“I know firsthand that sexism and racism institutions and the media slander women and people of color in order to minimize, smash and demonize us,” Williams wrote on social media. “We must recognize our obligation to decipher malicious, unfounded gossip and tabloid journalism. The psychological consequences of systemic oppression and victimization are devastating, isolating, and all too often fatal. “
Meghan, whose interview with her husband Harry aired on CBS prime time on Sunday night, became friends with Williams at a flag football game during Super Bowl week of 2014. Since then, the relationship with Williams and her husband has deepened. Alexis Ohanian attended Meghan and Harry’s wedding in 2018 and Williams threw a baby shower for Meghan in 2019. Meghan sought William’s advice on dealing with paparazzi when she started dating Harry.
“I told her, ‘You have to be who you are, Meghan,'” Williams told Vanity Fair in 2017.
In an interview with Winfrey, Meghan, who is biracial, accused the royal household of raising concerns about how dark their children’s skin tone would be, which Harry confirmed. Meghan and Harry announced in an interview that they are expecting a daughter this summer; Williams, who gave birth to daughter Olympia in September 2017, expressed hope that their girls would not face the same problems.
“I want Meghan’s daughter, my daughter and your daughter to live in a society that is driven by respect,” she wrote. “Keep in your memory, the fruit of the Spirit is love, joy, peace, long-suffering, kindness, kindness, faith, mildness, self-control. There is no law against such things.
“I’m so proud of you for being so brave,” she added. “I know it’s never easy. You are strong – both you and Harry. I love you. I adore you. Your friends”
Williams was an outspoken advocate of women’s empowerment and positive body image. In a 2015 New York Times story, Williams admitted it was a journey to feel comfortable in her powerful body. It’s one that got her to the cover of Vogue, a place usually reserved for celebrities and models, and ESPN, the magazine’s body issue.
“I don’t touch any weight because I’m already super fit and super cut, and if I look at weights at all, I’m getting taller,” she told The Times’ Ben Rothenberg. “For years I only did thera bands and the like because that’s how I felt. But then I realized that you really have to learn to accept who you are and love who you are. I am very happy with my body type and very proud of it. Obviously it works for me. I talk all the time about how uncomfortable it was for someone like me to be in my body. “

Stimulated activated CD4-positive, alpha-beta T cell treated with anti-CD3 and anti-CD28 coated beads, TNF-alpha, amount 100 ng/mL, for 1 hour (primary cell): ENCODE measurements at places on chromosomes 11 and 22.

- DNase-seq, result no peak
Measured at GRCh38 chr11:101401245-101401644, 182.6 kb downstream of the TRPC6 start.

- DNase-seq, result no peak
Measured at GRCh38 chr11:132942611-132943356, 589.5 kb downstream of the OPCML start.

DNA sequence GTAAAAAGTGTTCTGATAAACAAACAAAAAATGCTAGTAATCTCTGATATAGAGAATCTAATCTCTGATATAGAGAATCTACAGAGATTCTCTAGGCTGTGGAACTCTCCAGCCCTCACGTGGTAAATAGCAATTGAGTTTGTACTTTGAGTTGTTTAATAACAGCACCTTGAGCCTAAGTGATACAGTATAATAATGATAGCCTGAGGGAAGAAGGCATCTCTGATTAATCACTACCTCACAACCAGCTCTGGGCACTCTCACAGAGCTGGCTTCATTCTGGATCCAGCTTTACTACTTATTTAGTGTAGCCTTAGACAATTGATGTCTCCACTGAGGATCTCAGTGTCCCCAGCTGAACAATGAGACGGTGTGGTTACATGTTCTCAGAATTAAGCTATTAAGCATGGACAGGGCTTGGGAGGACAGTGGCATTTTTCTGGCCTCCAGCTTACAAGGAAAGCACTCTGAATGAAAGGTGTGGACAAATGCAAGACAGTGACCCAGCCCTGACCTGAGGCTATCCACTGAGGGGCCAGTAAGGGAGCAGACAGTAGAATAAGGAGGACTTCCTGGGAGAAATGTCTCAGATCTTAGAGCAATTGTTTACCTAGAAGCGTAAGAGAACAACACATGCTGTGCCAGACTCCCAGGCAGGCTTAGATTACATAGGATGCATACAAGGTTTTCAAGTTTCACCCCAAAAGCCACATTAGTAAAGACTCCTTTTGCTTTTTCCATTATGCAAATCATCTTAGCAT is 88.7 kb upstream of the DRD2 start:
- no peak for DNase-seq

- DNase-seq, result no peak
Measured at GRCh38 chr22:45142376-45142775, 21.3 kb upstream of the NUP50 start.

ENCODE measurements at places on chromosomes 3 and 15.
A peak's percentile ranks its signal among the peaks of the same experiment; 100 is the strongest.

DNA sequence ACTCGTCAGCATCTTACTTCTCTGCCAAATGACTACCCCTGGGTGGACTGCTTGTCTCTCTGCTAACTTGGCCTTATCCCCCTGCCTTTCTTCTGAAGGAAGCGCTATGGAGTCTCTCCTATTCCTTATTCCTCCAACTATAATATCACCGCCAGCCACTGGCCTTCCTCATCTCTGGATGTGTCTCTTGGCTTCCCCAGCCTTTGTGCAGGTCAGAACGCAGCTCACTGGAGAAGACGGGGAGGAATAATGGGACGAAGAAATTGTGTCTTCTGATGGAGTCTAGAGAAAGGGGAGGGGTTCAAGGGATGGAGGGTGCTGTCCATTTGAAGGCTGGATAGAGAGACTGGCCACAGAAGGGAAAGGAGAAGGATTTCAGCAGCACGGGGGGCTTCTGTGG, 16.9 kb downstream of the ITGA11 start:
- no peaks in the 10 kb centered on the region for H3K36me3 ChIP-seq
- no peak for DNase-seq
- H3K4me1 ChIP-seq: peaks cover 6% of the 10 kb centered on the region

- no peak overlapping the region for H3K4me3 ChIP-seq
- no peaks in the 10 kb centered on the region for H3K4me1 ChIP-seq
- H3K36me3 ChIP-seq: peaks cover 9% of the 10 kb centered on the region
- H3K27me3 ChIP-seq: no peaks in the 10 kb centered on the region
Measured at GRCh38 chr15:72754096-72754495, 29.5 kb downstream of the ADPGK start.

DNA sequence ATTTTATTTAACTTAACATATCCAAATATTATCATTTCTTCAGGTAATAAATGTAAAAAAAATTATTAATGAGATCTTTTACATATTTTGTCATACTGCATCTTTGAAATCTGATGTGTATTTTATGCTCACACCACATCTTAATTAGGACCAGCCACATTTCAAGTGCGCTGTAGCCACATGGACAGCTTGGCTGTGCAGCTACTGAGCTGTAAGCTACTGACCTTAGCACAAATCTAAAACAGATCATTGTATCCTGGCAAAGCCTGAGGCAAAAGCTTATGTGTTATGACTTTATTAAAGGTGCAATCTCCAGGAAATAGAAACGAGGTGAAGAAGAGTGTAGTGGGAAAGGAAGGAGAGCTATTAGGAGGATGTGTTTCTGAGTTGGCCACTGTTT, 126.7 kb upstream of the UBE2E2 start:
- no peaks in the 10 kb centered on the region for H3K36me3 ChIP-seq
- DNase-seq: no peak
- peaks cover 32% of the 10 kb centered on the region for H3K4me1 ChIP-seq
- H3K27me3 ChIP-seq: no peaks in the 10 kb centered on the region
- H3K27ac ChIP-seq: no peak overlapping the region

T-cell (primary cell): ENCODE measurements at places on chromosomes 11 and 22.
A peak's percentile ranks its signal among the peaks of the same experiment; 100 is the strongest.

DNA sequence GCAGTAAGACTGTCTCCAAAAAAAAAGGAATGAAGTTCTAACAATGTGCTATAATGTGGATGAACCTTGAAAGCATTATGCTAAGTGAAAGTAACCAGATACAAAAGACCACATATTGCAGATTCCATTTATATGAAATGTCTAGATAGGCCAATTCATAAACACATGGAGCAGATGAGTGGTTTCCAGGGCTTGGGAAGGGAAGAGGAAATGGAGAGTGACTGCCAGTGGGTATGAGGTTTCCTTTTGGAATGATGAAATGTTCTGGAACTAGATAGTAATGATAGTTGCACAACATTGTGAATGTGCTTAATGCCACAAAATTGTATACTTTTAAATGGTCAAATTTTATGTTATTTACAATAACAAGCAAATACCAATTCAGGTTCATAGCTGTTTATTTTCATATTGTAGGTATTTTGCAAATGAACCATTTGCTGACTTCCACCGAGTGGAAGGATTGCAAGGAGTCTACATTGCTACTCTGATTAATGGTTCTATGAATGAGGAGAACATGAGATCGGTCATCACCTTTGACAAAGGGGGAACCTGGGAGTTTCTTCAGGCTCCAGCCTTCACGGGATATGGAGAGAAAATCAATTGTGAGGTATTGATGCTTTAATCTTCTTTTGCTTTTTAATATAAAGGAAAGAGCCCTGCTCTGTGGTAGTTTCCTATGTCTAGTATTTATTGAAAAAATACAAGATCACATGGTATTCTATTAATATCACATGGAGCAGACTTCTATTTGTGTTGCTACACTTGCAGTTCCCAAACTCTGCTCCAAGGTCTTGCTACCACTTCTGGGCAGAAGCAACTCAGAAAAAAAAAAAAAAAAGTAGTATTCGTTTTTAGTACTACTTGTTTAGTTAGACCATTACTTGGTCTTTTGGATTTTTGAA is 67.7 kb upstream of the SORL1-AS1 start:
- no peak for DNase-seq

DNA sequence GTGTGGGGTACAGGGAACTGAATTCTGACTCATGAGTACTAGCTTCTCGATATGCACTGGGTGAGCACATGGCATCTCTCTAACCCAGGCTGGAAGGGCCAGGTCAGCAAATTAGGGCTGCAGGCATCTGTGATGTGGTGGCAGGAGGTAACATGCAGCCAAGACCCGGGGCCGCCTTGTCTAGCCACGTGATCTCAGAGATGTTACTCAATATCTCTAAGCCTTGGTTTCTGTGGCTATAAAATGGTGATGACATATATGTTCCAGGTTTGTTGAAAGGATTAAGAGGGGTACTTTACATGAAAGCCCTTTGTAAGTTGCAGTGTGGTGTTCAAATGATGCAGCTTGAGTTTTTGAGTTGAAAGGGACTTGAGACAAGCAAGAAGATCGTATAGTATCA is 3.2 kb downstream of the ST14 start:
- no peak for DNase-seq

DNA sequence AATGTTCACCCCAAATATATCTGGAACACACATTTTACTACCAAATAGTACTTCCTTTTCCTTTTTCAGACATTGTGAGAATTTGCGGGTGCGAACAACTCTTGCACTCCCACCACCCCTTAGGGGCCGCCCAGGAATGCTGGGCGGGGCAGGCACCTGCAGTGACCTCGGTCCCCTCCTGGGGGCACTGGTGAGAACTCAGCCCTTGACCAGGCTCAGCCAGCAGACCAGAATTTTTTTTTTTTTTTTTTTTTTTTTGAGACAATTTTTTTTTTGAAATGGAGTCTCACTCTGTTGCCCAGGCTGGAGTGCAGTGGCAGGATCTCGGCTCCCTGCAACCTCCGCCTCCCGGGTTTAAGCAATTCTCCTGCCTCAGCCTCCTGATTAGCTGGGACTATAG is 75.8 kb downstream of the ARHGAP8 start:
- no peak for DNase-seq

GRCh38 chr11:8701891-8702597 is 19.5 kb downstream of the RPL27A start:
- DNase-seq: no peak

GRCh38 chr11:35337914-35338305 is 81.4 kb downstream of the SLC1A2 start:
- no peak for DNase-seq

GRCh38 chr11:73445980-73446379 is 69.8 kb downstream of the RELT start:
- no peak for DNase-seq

Bernice King, daughter of Rev. Martin Luther King Jr., tweeted on Sunday: “Royalty is not a shield from the devastation and despair of racism.” Williams has described that this also applies to the tennis superstar. In 2016, she took stock of where she fits into the social and racial landscape and how different the debate could be about whether she’s one of the greats in sport, if only …
“I think if I were a man I would have been in that conversation a long time ago,” Williams said in an interview for ESPN’s The Undefeated.
“I think being a woman is just a whole new set of problems in society to deal with and being black. So there is a lot to do – and especially recently. I was able to stand up for women’s rights because I think this is lost in color or in cultures. Women make up so much of this world, and if I were a man I would have been 100 percent considered the greatest of all time long ago. “
As a woman and African American in a sport that has long been dominated by whites, Williams had to overcome a self-sustaining instinct to suppress her opinion, which Markle undoubtedly identified with when she joined the royal family.
“It’s very challenging,” Williams told The Undefeated, “because sometimes when things are obviously wrong and obviously unfair and obviously racist or sexist, I just have to put on a bold smile and not let anyone know how I feel . ” the inside so that they don’t get that satisfaction even though I would die inside. “